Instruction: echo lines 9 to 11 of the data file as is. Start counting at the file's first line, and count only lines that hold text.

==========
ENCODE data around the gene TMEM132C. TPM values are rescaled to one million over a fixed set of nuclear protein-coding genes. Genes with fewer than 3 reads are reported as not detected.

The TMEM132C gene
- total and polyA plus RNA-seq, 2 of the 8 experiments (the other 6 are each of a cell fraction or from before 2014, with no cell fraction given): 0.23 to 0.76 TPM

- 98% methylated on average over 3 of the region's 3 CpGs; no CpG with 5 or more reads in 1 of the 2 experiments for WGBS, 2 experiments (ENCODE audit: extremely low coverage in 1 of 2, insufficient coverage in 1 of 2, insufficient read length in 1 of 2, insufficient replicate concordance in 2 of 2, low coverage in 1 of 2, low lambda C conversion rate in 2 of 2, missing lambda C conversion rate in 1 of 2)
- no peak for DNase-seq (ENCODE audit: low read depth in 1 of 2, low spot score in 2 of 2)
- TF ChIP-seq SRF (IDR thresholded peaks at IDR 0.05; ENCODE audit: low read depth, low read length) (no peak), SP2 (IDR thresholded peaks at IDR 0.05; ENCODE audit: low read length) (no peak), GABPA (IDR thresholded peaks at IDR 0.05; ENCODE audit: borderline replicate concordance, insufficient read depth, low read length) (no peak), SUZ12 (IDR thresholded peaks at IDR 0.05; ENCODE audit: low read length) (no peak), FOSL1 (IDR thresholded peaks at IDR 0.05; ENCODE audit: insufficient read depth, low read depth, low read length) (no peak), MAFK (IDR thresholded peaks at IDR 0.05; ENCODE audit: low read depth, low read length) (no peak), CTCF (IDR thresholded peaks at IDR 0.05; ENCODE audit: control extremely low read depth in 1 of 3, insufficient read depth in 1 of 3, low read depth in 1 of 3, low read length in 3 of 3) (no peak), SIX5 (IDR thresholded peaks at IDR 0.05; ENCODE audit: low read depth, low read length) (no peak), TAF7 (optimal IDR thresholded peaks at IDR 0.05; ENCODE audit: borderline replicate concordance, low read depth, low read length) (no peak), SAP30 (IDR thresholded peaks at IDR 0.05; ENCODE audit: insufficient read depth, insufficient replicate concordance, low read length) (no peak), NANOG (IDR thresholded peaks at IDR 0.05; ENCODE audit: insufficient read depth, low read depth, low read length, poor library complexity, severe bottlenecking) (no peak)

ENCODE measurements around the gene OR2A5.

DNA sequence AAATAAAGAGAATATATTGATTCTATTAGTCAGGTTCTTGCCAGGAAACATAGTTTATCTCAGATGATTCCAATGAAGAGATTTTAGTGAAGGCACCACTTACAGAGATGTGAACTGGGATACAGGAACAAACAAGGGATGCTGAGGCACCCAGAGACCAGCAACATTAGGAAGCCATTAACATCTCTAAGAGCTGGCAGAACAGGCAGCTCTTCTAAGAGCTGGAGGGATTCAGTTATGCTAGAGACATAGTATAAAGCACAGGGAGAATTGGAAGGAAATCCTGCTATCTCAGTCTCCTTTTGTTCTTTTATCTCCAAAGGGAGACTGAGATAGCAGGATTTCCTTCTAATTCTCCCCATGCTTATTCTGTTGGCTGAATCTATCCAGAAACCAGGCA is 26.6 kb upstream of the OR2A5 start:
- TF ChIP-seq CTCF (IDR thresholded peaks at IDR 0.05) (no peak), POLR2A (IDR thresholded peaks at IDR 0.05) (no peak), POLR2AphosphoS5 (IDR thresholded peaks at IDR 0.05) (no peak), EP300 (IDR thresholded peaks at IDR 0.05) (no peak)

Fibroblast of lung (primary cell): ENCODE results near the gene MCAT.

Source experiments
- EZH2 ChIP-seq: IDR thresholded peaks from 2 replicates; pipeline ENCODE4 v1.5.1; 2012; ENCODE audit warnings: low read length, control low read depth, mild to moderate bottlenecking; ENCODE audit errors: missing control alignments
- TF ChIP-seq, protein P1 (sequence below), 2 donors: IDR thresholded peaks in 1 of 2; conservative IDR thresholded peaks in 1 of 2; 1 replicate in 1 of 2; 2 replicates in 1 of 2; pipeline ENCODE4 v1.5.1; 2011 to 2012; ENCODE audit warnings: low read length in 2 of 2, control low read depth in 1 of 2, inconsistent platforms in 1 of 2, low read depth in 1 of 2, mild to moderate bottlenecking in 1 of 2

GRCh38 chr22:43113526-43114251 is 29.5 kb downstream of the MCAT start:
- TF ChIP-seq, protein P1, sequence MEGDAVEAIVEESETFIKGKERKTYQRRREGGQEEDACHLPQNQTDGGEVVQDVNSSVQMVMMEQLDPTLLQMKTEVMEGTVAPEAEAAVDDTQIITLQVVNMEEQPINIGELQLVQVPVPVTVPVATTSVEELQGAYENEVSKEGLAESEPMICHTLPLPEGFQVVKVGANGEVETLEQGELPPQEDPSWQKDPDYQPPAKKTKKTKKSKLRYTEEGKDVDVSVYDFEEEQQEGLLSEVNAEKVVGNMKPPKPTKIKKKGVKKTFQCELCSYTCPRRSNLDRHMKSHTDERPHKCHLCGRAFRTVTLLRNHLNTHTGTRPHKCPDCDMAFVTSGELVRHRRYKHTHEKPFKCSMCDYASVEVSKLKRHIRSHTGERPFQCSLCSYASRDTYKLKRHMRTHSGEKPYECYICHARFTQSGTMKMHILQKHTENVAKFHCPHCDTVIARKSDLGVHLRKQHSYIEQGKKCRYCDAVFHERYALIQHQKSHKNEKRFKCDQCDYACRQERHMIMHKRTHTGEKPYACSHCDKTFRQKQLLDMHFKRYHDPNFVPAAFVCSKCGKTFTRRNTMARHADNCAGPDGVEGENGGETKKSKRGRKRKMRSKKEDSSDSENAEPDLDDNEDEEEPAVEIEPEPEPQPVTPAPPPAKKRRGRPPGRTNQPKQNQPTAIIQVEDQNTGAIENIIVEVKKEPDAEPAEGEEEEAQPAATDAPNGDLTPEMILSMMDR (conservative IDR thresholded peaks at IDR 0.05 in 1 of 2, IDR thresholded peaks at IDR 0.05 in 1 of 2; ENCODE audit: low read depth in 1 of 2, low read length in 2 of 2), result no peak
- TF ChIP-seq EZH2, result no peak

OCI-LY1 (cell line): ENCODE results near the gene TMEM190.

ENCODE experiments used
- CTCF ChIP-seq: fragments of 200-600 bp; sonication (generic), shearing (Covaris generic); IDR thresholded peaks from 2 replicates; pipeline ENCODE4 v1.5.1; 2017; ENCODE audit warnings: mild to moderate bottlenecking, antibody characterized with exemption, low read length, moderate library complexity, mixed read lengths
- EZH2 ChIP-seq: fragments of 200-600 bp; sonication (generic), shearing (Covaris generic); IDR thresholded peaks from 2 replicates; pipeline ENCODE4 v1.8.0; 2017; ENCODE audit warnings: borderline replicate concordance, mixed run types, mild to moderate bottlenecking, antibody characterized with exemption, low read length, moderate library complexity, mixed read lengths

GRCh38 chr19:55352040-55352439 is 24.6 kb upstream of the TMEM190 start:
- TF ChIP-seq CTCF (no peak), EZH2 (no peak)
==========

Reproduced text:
- TF ChIP-seq CTCF (IDR thresholded peaks at IDR 0.05) (no peak), POLR2A (IDR thresholded peaks at IDR 0.05) (no peak), POLR2AphosphoS5 (IDR thresholded peaks at IDR 0.05) (no peak), EP300 (IDR thresholded peaks at IDR 0.05) (no peak)

Fibroblast of lung (primary cell): ENCODE results near the gene MCAT.

Source experiments